There are many types of solar cells on the market today. Technology in this field is constantly changing and developing. With the most recent development of monocrystalline solar cells, the efficiency rates of solar panels have greatly improved, making solar energy a much more viable option, especially for residential use. Polycrystalline panels are now constructed with much more durability than they used to, keeping them in close competition. Let’s take a closer look at these two popular types of solar panels, as they are the most common and best suited for making your home into a sustainable haven.
Monocrystalline vs. Polycrystalline
One is black and the other blue; one is older and the other is new. The differences between mono and polycrystalline panels are greater than just a silly rhyme and color. Taking a closer look, it becomes easier to distinguish the two and assess which one is going to be better for your needs.
Monocrystalline Solar Panels
- More expensive
- 11-22% Efficient
- Made from only the highest-grade of silicon
- Black in color with a rounded look
- Newest solar panel technology
- Long life spans
Advantages of Monocrystalline Panels:
- Efficiency. Monocrystalline silicon is derived by filtering out only the best silicone to use in the individual solar cells. Because of this monocrystalline panels average from 15-20% in terms of power efficiency. The newest advancements are closer to 20% on that scale, meaning that the soak in that much of the sun that hits them.
- Low-light performance- The higher efficiency is why they are able to function better in low-light environments. Many of the panels we recommend on our reviews page have worked fabulously in overcast weather, they just need a little more time to power up.
- Temperature Changes. Monocrystalline panels performance level is less likely to go down when the temperature does (or when it increases). These panels are much more weather tolerant and adapted than their ancestors.
- Lifespan. The majority of them also come backed by warranties stating that they will work at up to 85% of their efficiency measurement up to 25 years after they are installed. That is far beyond the technology that was being produced at the turn of the century.
- Size. Because the cells are made from high-grade silicon only, less is needed, and, therefore, the cells are smaller. This means that the panels themselves take up a lot less space than other panels which ties into their efficiency. It makes them much easier to maneuver and set up.
Disadvantages of Monocrystalline Panels:
- Cost. Since they are the newer technology, monocrystalline panels are typically more expensive in cost. Considering the upgrade in efficiency this cost could easily be justified by the purchaser when looking to get the most for your dollar. Because of this, polycrystalline panels could be better for those looking to spend less. However, we were able to find some amazing monocrystalline and polycrystalline panels that have extremely comparable prices.
- Waste. The process by which the high-grade silicon is filtered from the rest can sometimes mean the excess goes to waste. This is perhaps one of the bigger downfalls of this advanced technology in terms of sustainability.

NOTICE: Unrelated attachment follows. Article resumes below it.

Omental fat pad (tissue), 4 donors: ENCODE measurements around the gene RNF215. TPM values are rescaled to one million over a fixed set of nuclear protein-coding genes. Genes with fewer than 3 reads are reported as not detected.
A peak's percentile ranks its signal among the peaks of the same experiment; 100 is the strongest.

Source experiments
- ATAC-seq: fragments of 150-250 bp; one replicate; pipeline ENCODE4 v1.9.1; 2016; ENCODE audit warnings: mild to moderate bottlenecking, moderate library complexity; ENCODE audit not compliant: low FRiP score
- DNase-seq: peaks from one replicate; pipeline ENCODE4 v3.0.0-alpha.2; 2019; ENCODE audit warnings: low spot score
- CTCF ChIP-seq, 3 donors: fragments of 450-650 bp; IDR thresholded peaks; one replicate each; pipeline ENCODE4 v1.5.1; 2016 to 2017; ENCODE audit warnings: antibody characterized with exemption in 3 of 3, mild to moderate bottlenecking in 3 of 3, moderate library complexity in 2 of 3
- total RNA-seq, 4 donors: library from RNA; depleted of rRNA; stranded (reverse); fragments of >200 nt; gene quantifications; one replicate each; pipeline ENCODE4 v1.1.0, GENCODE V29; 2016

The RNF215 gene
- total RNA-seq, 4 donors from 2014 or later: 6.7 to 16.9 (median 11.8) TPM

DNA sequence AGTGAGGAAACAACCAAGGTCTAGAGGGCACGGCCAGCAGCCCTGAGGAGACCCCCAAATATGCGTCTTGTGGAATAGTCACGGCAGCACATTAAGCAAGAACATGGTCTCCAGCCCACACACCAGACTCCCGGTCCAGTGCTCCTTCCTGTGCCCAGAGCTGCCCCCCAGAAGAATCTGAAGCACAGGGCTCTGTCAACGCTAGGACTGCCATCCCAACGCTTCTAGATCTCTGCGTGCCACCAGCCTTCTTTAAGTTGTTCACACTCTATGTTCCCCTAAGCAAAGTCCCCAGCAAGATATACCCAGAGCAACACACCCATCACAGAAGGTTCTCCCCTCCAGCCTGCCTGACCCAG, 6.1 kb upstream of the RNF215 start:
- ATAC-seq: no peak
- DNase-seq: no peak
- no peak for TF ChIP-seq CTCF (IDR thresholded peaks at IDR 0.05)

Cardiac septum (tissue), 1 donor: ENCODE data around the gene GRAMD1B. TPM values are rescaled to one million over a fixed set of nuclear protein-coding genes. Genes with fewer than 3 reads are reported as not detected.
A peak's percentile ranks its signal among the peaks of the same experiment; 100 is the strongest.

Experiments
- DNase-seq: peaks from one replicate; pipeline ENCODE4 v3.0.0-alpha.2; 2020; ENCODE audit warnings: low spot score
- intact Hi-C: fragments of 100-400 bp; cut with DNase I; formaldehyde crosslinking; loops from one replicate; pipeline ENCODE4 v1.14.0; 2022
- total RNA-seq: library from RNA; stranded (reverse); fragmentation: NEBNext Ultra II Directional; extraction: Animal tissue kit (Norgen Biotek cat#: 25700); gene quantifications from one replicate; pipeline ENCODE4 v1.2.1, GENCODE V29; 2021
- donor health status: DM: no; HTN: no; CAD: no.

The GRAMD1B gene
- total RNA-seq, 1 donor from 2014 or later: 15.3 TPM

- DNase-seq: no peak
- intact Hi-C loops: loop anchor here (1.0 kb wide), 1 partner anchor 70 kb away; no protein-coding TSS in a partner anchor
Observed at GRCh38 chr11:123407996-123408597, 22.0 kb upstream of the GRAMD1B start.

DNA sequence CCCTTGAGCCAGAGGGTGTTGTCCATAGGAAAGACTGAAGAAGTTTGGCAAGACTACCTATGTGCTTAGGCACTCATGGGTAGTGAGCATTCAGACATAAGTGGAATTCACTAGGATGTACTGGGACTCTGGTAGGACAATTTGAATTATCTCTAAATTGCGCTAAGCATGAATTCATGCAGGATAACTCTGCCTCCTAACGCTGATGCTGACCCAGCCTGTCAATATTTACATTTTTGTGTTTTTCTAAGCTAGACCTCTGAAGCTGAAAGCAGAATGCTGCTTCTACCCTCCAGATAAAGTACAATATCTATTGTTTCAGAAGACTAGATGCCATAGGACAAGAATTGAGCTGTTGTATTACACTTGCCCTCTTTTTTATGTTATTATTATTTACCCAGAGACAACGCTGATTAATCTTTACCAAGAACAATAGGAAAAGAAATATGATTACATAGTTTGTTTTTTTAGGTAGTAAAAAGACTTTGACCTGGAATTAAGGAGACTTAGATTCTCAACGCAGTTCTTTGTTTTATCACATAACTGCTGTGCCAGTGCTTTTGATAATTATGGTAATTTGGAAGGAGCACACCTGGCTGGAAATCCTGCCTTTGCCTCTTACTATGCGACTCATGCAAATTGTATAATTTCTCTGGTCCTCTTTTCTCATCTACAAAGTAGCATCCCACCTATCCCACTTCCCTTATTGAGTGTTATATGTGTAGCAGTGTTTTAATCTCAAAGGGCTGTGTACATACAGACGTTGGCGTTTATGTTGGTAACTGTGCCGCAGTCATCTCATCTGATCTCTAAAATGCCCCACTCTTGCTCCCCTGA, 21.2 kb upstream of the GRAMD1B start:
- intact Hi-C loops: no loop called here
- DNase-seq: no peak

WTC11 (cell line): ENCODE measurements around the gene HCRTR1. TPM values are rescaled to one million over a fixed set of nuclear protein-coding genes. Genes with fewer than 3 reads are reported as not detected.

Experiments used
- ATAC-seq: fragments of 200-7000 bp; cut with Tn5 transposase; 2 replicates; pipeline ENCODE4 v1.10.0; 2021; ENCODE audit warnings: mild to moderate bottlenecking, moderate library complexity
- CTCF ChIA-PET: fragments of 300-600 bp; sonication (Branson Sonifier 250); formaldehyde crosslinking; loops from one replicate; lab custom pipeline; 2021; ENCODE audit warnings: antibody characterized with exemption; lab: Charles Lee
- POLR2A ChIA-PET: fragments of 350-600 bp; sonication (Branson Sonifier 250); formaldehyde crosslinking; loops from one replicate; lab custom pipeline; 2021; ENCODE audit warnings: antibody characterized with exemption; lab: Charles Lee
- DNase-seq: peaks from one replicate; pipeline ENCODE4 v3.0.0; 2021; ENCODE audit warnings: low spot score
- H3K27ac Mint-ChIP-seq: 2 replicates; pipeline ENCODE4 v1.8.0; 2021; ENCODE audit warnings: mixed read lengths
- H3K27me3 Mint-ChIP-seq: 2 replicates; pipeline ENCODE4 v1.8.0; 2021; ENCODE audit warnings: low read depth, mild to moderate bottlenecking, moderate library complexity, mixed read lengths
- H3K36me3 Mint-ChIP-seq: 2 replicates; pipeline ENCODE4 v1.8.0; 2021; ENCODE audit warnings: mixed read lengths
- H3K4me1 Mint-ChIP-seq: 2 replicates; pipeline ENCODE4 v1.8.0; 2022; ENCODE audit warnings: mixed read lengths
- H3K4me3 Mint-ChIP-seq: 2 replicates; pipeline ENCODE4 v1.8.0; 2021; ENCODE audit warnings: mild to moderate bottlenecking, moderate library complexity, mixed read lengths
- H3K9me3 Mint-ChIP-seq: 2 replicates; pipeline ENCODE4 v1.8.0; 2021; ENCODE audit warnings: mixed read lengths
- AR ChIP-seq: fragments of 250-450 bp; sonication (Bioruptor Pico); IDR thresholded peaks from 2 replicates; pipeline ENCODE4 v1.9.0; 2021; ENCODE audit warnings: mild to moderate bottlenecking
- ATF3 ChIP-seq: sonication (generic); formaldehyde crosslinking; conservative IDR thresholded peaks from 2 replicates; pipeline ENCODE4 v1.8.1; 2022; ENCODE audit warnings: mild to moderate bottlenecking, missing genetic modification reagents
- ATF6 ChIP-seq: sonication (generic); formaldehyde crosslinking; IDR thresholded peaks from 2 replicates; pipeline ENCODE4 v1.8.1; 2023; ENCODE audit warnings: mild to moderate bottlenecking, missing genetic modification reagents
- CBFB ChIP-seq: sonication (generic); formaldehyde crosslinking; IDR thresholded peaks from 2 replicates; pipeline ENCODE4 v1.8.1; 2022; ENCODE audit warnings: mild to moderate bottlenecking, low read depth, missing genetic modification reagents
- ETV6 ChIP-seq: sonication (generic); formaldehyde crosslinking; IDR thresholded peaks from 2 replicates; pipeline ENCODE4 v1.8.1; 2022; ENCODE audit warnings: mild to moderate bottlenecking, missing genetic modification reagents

Polycrystalline Solar Panels
- 8-15% Efficient
- Multi-crystalline silicon cells
- Blue in color with uniform shaped edged square look
Advantages of Polycrystalline Panels:
- Less Waste. Polycrystalline cells do not require the same filtering as monocrystalline cells. Therefore, all of the initial silicon provided is used which creates less waste.
- Cost. Since there is no filtering process, the creation of these cells takes much less time and resources. This is part of the reason why these panels are cheaper.
Disadvantages of Polycrystalline Panels:
- Efficiency. Polycrystalline panels have a lower average efficiency rate than monocrystalline panels, ranging from 13-16%. This also impacts the price comparatively. If you’re wanting to just experiment with solar panels and want to spend the least amount possible, the lower cost might outweigh the slight drop of efficiency, but for bigger investments this is important to take into consideration.
- Size. The space efficiency, of course, is impacted as well. In order to get as much power from the polycrystalline as monocrystalline, then you’ll need more. They are larger in size because of how large the individual multi-crystalline cells are.
Other Types of Solar Panels
There are a few lesser known types of solar panels.
1. Thin Film (Photovoltaic Cells)
Thin layers of thin-film silicon onto glass, plastic or metal, and are used more commonly for commercial use on products. It’s a lot cheaper than other types of solar panels, but also a lot less efficient. They are also a lot heavier, but can be applied easily and down flat wherever needed.
2. Amorphous Solar Cells
Known best as the small solar panels in calculators, they are found in larger appliances as well. They can be stacked on top of each other for better efficiency since they are extremely thin. These cells are about 5-6% efficient.
3. Building-Integrated Photovoltaics
These materials are being integrated into different building parts creating imitation windows, roofs, or skylights. Essentially the building itself becomes made up of solar cells and its own energy source. There are panels shaped like roof tiles and shingles, as well as glass mixtures that can be used as a sort of glaze. It’s more practical for business, due to cost, but if you’re really looking to transform your house into a sustainable home with flashy style, BIPV’s could be the route to take.
These cells are about 5-10% efficient. They are larger in size, flexible, and very expensive to manufacture.
Types of Solar Panels: Wrap-up
For more information on solar energy and solar panels check out our solar energy section.